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Is your Exchange environment the weakest link in your information system? All the compliance requirements and vendor marketing babble being pushed on us lately might make you think so.
"You have to encrypt Exchange email in transit" many experts claim. If you don't, they say that you're out of compliance and your business is at risk.
When looking at the
The question remains: Do you automatically encrypt every Exchange email -- just in case? That's a hard sell. It's also hard to do if any of the email is sent to more than a handful of third parties. Encrypting everything internally is one thing; implementing the technologies to encrypt email to and from third parties is another beast altogether.
Those writing security and privacy laws and regulations would disagree. The mantra is that everything is at risk. Those law writers often state that sensitive information protected by encryption is exempt from any compliance requirements, but fail to talk about the real risks. Based on what I've seen, the real information risks have little to do with data in transit. But that doesn't mean that email in transit is not at risk.
Anyone can download the free Cain & Abel password cracker/network analyzer tool to capture email passwords within minutes on the network. The same can be done when Exchange users communicate via an unsecured wireless network.
The fact is, information at rest is much more vulnerable than information in transit. Rather than capturing a snapshot in time of a relatively small number of email communication sessions, the real payoff for attackers is to go after email as it lies dormant -- typically behind a weak password, a Windows or Exchange server with a missing patch or on a mobile device such as a laptop or BlackBerry with no real security controls.
Instead of focusing solely on encrypting every email message that enters or leaves the building, take look at the bigger picture. Focus the highest payoff tasks first -- the most urgent weaknesses on your most important systems. Make sure you pay attention to the security basics that are often taken for granted. You'll likely find that things such as weak access controls, patch management, content filtering, data retention, contingency planning and mobile security are a much higher priority than encrypting email in transit.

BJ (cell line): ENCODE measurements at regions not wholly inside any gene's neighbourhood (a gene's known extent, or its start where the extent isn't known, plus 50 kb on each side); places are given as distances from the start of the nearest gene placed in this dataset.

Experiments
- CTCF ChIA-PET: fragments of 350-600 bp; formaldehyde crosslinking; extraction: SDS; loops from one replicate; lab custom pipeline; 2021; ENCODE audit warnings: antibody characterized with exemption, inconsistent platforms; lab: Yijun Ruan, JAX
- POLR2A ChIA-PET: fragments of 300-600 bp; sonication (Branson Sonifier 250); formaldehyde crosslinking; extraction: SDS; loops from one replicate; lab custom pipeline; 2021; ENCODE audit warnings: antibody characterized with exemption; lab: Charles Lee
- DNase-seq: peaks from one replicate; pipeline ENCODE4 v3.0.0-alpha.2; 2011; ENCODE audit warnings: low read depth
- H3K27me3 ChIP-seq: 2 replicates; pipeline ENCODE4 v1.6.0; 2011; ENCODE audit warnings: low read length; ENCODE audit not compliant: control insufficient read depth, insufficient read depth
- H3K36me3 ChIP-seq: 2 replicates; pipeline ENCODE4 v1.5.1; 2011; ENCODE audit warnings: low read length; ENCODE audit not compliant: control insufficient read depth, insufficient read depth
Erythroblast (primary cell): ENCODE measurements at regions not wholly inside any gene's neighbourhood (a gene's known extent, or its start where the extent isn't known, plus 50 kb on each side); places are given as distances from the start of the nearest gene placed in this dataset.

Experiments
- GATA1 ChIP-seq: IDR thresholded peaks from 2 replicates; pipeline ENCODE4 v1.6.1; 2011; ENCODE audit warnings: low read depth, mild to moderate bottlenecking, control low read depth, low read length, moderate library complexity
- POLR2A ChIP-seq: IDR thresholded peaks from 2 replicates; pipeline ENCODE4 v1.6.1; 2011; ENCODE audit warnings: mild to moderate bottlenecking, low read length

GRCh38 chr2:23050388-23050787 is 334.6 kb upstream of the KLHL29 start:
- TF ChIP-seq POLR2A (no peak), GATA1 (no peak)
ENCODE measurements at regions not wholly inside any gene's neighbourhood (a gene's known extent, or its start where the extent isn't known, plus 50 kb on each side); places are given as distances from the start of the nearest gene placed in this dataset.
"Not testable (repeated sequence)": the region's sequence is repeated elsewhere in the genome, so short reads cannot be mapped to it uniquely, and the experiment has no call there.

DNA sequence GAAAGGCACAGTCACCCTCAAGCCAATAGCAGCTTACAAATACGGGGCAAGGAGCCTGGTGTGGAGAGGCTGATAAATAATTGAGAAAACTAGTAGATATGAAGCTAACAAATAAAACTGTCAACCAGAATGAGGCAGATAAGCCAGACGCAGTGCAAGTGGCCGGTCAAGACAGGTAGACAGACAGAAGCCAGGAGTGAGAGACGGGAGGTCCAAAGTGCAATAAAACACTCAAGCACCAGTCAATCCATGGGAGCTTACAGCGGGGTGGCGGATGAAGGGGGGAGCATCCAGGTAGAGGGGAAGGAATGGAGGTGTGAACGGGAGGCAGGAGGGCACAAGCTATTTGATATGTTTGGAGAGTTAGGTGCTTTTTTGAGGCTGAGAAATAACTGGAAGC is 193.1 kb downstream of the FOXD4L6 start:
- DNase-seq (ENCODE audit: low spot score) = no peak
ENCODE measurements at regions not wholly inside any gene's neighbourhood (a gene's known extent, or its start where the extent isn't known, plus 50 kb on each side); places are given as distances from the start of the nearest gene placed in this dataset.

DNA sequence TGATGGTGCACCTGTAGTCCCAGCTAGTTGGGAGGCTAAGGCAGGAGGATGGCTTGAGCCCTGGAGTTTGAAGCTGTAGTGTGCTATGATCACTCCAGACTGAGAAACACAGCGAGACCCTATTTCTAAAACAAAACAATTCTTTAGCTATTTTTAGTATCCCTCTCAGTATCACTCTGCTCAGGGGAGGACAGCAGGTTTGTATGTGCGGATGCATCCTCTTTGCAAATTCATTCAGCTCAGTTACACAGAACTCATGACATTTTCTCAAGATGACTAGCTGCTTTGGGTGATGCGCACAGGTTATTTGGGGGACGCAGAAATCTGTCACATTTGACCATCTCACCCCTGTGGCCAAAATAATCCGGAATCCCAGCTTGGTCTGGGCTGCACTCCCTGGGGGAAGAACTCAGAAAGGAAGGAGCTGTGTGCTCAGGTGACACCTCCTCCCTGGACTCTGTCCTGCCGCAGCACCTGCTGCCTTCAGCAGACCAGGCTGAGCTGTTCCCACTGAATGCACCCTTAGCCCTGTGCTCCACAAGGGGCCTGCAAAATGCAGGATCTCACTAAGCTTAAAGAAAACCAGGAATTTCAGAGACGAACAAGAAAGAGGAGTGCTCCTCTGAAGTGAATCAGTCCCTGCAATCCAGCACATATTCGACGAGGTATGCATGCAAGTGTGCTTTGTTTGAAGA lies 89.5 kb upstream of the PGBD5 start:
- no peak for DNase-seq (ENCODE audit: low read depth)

Once you have everything down and your Exchange environment continually turns up clean in vulnerability assessments and audits, it may then make sense to take things to the next level with encryption. That is, if you can find a way to get your business partners on board, without breaking your business processes and ticking off your users .
If you look at the information you have and how it's processed, you may end up learning that only a handful of messages sent on any given day are at a higher risk than others. If that's the case, consider encrypting those server-to-server email sessions using SSL/TLS in Exchange. You may also consider a third-party solution such as those offered by vendors like PGP or MessageLabs. These solutions let you create rules and automate the email-encryption process when certain content or recipients are discovered in outbound messages.
I recently came across a situation in which an IT director was chomping at the bit to implement this type of security control in the Exchange environment, but couldn't get the business managers to outline the specific business rules and criteria. Nothing was done about it, even though a risk was uncovered. Be sure to get all the right people, especially executive management, on board when trying to implement new security controls and measures.
If you decide to encrypt Exchange email, focus on information security and business risks, rather than just approaching it from a compliance perspective. People often get those priorities mixed up. Make it clear to management that encryption doesn't equal 100% security. Sure, it beefs things up, but there's almost always a hacking tool, an inexperienced user or weak business process waiting to negate its benefits.
|ABOUT THE AUTHOR:|
Kevin Beaver is an information security consultant, keynote speaker, and expert witness with Atlanta-based Principle Logic, LLC. Having worked for himself over the past seven years, he specializes in performing independent security assessments and helping IT professionals enhance their careers. Kevin has also authored/co-authored seven books on information security including Hacking For Dummies and Hacking Wireless Networks For Dummies (Wiley). In addition, he's the creator of the Security On Wheels information security audio books and Security on Wheels blog providing security learning for IT professionals on the go. Kevin can be reached at firstname.lastname@example.org.
This was first published in October 2009